I get a lot of comments (and some shocked looks or incredulous questions) when people hear how many books I read, especially as a stay-at-home-mom of two little kids.
How many books a year? That’s crazy! How do you have time to read so much?
Sometimes they’re asking rhetorically, but often, people really want to know how they can read more, too.
Obviously, everyone reads at their own pace and has varying amounts of time to devote to leisure activities, but I wanted to share these tips for reading more books.
- Set a goal
Setting a goal for myself has made a huge difference in my reading progress. A specific year-long reading goal helps me to work towards something concrete, and gives me a sense of accomplishment as I make progress. Plus, it keeps me accountable and focused. When I’m tempted to spend my evening re-watching Friends on Netflix, I remember that the month is almost over and I’m two books behind on my goal, so I grab a book instead, and I feel better off for it.
Don’t try and set an unachievable goal for yourself, just because you want to be able to say you read a certain number of books that year. When I first started setting reading goals, I set my first challenge based on what I figured I was already doing: 36 books a year, or 3 each month. I wish I could read 100 books a year, but my current goal is 52 (one book a week, the same as I accomplished last year), since that’s as much as I can do during this phase of my life.
If you aren’t really reading at all right now, it’s ok to set a goal of one book a month, or even one book per season. Four books a year is better than zero, and you have to start somewhere! As you build a habit of reading and grow to love it, you can set bigger goals for yourself.
- Read books you like
This one sounds pretty basic, but I think a lot of people read books they want to like or think they should like, instead of ones they genuinely do like. I myself fall prey to this, though I’m getting better at it. We all want to be able to put War and Peace on our list of accomplishments, or discuss Te-Nehisi Coates’ new best-seller over wine and cheese to make ourselves seem cool and sophisticated.
But why waste time reading books we don’t enjoy? I have to be honest, I don’t like a lot of classic literature. There’s so much of it that is just too depressing, too fatalistic, and too gosh-dang slow. It may be great literature according to the experts, but I just can’t enjoy it.
No matter how much I want to like a book or be able to say I read it, if I’m not enjoying it, I tend to read it slowly and feel like it’s a chore. I often can’t seem to finish it, and the time spent reading a book I don’t like keeps me from actually finishing books I do like.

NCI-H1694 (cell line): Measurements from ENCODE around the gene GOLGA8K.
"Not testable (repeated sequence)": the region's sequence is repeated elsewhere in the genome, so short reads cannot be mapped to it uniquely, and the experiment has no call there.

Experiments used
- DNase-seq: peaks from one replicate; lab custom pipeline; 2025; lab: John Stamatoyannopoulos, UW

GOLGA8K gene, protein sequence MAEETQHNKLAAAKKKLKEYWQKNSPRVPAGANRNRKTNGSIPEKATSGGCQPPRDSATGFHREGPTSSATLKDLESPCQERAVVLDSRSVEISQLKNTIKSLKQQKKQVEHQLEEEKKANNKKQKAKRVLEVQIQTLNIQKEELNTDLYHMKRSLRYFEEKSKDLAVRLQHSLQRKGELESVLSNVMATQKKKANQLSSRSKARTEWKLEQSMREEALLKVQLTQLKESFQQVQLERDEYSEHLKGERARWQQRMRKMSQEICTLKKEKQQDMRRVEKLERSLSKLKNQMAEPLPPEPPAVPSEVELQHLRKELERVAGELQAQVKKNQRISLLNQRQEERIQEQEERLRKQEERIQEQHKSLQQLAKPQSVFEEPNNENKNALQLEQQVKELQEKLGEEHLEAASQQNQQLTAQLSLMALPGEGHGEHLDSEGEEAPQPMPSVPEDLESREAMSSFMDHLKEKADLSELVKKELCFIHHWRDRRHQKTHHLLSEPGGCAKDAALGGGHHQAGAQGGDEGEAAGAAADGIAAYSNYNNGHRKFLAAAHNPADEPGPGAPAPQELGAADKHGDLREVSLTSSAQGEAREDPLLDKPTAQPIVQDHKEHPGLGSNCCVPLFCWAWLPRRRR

Forget about the books you think you should like, and discover what types of stories really grab your interest. If you want to read young adult novels despite being far from young yourself, read them. If you love fan-fiction, read it. If you like graphic novels, fluffy romances, Christian feel-good stories, cheap horror flicks, or some other “uncool” genre, forget about what everyone else thinks about it and just let yourself enjoy it. It’s your time and your reading journey, and you don’t need to impress people with your booklist.
If you’re reading books you actually enjoy, you’ll find yourself grabbing your book at every opportunity, taking it with you to read in the doctor’s office, and even passing up on Netflix for a chance to keep reading.
- Share your love of reading
I feel like nothing motivates us more than community and peer encouragement. That’s why there are so many groups focused on mutual activities, right? We surround ourselves by people who love the same things we do and encourage us in our efforts.
The same applies to reading. I’ve found that following bookstagrammers (other book lovers on IG), being part of a book club, and following my friends’ reading progress on Goodreads helps me read more. Doing this keeps books “in my face” all the time and constantly fans my passion for stories. In these communities, I see suggestions for great new reads, and I’m inspired by the reading accomplishments of others.
We are what we think about and who we spend time with, right? Surround yourself with books and book lovers, and I’d bet my monthly reading budget that you’ll find yourself reading more.
Of course, there are other tips for accomplishing your reading goals, which I’ll mention briefly.
- Listen to audiobooks. For anyone who doesn’t have a lot of down time or who spends a lot of time in their car, this can make a huge difference. There are a lot of free options or even library rentals.
- Join a book club. Again, peer pressure and deadlines really help.
- Get a library card. You’ll have more access to books, and sometimes librarians can help you find a good read, based on what you know you like.
- Buy new books. I know I can’t resist the allure of new books on my shelf. I have to read them.
- Skip the Netflix and the time spent scrolling through your phone in the evening and read a book instead.
- Take a book with you everywhere. You never know when you’re gonna be stuck waiting somewhere.
- Remember that all books count. Self-help books, parenting books, health books, books of the Bible… the only place I’d really draw the line is picture books. I don’t think the board books I read my 18-month-old count, do you?